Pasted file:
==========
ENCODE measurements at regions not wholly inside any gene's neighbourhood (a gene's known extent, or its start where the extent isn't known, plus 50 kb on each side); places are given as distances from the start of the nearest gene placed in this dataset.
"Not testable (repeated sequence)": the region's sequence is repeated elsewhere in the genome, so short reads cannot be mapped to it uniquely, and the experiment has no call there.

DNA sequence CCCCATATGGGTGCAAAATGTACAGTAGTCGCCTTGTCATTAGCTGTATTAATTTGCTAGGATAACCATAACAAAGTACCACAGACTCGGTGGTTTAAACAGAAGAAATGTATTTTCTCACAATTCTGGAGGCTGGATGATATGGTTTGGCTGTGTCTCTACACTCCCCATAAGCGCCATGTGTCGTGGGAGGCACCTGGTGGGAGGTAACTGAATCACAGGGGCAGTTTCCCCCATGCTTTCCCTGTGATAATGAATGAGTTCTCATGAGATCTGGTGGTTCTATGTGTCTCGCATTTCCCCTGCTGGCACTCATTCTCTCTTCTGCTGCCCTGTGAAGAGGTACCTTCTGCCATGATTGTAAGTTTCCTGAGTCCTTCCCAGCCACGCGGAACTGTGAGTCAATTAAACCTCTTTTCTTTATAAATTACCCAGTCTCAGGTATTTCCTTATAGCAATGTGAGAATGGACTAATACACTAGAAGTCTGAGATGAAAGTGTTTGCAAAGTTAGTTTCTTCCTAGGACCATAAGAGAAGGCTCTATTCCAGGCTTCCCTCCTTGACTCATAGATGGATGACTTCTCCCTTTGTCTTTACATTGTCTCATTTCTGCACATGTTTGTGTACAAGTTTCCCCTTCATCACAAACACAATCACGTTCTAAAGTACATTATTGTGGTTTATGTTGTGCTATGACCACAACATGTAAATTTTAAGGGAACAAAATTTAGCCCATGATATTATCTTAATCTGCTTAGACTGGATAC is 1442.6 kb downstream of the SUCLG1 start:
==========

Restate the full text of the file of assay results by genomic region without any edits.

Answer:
ENCODE measurements at regions not wholly inside any gene's neighbourhood (a gene's known extent, or its start where the extent isn't known, plus 50 kb on each side); places are given as distances from the start of the nearest gene placed in this dataset.
"Not testable (repeated sequence)": the region's sequence is repeated elsewhere in the genome, so short reads cannot be mapped to it uniquely, and the experiment has no call there.

DNA sequence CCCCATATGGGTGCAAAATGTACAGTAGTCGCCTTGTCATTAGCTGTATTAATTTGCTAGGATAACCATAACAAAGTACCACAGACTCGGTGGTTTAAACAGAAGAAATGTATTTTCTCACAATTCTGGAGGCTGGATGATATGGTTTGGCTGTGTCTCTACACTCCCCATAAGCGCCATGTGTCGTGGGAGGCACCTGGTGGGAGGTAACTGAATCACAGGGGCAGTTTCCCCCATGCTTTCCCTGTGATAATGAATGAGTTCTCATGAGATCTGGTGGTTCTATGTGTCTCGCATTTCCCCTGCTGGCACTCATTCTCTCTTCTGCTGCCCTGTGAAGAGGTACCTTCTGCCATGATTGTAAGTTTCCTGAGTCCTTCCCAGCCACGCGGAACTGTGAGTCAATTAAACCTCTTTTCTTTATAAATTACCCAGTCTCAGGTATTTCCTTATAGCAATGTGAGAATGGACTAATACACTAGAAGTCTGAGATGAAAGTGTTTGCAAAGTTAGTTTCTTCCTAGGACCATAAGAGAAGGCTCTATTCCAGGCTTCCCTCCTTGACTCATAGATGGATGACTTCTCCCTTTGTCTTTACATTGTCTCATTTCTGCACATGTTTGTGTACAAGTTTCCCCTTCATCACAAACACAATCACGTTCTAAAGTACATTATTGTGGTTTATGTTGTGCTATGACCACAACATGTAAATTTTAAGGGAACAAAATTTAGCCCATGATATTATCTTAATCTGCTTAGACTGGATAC is 1442.6 kb downstream of the SUCLG1 start: